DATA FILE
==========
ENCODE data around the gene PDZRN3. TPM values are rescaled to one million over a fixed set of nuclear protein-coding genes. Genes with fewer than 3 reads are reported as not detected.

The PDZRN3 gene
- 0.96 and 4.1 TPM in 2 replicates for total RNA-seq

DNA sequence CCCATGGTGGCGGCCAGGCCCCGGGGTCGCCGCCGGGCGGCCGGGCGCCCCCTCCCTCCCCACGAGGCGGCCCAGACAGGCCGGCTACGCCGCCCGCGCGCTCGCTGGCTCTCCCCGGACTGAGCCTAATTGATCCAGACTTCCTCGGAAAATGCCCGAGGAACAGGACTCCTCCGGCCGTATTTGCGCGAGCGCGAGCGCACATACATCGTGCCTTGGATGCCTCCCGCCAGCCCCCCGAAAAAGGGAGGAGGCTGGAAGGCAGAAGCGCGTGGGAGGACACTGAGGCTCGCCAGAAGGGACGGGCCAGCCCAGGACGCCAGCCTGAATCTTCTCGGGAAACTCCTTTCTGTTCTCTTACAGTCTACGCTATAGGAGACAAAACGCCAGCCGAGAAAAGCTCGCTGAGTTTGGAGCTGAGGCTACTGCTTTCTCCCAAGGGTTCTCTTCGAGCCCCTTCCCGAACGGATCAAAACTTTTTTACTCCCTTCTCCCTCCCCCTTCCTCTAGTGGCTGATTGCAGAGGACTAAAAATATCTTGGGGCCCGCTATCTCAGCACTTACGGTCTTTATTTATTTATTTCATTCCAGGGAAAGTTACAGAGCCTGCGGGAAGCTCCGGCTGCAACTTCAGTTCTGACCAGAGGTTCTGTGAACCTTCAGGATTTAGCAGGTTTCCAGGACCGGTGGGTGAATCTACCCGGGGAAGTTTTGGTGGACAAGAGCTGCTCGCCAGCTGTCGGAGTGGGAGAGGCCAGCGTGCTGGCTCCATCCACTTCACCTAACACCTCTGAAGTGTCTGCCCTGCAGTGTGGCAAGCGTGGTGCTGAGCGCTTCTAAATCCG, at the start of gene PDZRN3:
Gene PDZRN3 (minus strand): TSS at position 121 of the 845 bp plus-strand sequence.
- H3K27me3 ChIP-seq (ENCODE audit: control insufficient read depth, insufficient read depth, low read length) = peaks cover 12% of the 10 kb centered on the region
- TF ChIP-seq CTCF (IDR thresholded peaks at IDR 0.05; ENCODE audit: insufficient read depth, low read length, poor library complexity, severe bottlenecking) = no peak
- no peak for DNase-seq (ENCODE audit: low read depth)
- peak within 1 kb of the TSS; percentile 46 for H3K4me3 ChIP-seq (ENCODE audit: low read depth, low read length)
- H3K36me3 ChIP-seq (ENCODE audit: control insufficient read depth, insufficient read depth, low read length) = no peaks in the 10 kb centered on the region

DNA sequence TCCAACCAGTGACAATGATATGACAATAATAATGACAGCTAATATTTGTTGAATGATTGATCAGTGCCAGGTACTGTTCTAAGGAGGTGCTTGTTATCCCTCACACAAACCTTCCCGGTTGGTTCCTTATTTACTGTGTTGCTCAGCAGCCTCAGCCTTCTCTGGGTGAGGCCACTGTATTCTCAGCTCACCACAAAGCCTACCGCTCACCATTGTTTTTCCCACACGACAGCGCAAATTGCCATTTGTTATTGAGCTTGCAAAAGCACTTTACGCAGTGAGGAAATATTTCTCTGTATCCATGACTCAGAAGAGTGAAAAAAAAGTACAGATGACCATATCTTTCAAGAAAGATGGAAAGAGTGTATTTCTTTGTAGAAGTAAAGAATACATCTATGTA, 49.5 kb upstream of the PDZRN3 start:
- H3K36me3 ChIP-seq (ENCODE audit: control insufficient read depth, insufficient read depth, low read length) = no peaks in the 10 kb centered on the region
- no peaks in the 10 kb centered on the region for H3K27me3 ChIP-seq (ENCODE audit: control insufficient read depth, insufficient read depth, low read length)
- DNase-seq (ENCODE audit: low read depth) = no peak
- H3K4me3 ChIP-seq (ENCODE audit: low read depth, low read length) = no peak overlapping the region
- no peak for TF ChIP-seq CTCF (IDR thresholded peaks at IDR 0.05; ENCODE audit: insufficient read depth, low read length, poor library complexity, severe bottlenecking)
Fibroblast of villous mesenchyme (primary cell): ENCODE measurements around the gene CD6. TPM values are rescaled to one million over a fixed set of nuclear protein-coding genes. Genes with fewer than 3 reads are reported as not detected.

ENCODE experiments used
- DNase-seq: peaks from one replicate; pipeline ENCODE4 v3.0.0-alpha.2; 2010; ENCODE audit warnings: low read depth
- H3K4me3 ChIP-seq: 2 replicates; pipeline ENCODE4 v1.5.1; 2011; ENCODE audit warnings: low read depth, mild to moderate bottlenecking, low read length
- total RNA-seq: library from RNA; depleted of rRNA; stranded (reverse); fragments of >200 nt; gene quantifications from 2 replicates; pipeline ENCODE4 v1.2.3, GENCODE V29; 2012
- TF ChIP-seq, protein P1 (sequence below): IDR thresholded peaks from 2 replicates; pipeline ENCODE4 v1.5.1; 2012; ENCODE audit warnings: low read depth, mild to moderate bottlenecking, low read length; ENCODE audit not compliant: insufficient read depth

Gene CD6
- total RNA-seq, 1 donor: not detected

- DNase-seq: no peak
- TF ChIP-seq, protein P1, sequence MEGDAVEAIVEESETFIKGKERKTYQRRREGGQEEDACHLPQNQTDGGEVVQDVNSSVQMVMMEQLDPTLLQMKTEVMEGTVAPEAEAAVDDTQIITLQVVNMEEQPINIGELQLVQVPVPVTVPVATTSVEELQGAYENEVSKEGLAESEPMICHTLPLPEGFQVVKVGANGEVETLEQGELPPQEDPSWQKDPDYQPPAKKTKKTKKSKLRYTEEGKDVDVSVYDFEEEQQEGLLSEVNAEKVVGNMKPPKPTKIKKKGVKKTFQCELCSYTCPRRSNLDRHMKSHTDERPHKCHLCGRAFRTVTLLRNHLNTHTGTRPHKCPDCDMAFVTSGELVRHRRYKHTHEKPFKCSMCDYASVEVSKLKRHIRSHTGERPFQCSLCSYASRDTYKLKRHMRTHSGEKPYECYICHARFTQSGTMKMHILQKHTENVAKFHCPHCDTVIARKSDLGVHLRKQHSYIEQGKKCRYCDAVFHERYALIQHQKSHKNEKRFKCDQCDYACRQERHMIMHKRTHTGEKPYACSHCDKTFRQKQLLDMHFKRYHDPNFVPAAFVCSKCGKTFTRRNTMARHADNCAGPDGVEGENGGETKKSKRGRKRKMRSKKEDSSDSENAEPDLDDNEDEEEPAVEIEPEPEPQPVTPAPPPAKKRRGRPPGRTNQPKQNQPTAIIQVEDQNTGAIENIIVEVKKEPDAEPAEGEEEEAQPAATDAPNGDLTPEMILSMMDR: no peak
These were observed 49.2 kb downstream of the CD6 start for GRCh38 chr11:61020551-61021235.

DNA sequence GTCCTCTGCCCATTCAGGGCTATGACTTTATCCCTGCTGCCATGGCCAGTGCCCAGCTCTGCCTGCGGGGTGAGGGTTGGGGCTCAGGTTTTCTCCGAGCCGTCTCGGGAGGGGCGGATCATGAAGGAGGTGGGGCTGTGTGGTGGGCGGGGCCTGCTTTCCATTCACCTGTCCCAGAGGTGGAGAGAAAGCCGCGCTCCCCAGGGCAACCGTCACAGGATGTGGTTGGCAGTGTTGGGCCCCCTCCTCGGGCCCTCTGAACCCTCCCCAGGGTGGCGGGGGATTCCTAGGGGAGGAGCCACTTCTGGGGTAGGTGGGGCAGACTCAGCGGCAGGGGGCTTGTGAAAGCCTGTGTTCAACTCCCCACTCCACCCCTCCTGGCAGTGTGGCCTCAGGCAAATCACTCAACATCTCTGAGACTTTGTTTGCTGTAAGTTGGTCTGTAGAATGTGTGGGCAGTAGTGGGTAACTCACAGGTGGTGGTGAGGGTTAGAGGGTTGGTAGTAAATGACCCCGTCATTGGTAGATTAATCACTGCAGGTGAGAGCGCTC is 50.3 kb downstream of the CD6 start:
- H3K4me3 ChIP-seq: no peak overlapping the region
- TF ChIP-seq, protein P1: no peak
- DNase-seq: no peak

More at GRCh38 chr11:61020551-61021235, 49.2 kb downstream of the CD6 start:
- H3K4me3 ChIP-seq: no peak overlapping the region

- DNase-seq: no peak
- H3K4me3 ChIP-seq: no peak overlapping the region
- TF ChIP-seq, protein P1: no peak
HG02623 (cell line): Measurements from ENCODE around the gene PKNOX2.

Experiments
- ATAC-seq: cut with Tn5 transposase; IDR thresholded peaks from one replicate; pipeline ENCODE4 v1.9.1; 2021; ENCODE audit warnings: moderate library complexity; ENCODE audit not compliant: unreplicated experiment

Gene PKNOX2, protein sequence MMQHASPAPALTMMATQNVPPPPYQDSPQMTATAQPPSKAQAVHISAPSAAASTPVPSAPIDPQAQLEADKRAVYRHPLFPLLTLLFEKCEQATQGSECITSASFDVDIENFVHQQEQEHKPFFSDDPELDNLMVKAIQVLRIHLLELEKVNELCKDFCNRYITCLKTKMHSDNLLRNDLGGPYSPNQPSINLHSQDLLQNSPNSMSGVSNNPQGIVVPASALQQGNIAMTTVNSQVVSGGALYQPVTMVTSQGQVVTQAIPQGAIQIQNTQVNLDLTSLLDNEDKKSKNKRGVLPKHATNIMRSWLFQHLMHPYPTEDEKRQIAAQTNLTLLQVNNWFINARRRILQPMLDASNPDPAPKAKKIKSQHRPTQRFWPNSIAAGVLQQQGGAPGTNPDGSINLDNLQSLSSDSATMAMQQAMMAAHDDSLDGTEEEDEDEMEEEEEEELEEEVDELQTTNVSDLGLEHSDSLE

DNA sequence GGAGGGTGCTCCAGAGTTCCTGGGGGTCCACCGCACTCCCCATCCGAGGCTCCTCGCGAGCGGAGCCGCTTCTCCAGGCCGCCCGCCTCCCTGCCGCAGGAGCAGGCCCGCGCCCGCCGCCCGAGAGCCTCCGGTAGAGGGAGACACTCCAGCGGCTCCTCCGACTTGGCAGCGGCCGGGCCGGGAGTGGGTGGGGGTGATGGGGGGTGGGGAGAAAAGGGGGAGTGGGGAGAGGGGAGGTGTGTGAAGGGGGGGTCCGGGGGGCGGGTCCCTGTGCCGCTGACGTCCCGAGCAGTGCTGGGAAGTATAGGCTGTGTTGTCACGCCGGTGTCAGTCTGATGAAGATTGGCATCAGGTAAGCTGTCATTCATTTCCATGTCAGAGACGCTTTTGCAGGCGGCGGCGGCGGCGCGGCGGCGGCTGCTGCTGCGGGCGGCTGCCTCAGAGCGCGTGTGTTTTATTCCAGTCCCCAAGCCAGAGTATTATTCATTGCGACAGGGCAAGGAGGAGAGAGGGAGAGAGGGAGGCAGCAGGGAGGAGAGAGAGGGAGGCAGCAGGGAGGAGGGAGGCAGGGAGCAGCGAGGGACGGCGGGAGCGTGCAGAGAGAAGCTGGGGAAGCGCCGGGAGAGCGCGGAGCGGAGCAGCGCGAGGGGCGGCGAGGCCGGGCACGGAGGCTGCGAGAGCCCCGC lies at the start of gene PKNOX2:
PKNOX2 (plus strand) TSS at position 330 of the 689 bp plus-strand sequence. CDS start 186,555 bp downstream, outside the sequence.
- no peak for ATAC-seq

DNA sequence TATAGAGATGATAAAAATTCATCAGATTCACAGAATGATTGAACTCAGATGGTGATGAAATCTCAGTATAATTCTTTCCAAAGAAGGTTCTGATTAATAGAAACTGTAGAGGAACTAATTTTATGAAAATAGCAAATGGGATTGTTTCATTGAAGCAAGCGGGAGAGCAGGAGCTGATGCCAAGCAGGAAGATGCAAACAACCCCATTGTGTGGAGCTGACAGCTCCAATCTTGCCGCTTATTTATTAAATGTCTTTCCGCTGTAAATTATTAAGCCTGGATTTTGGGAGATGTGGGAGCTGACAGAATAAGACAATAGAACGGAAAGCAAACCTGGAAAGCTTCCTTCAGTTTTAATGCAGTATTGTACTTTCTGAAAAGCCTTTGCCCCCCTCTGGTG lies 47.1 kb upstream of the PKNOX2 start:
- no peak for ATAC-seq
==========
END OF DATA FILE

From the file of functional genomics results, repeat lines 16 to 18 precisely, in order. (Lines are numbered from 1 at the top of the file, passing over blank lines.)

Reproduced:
- no peak for TF ChIP-seq CTCF (IDR thresholded peaks at IDR 0.05; ENCODE audit: insufficient read depth, low read length, poor library complexity, severe bottlenecking)
Fibroblast of villous mesenchyme (primary cell): ENCODE measurements around the gene CD6. TPM values are rescaled to one million over a fixed set of nuclear protein-coding genes. Genes with fewer than 3 reads are reported as not detected.

ENCODE experiments used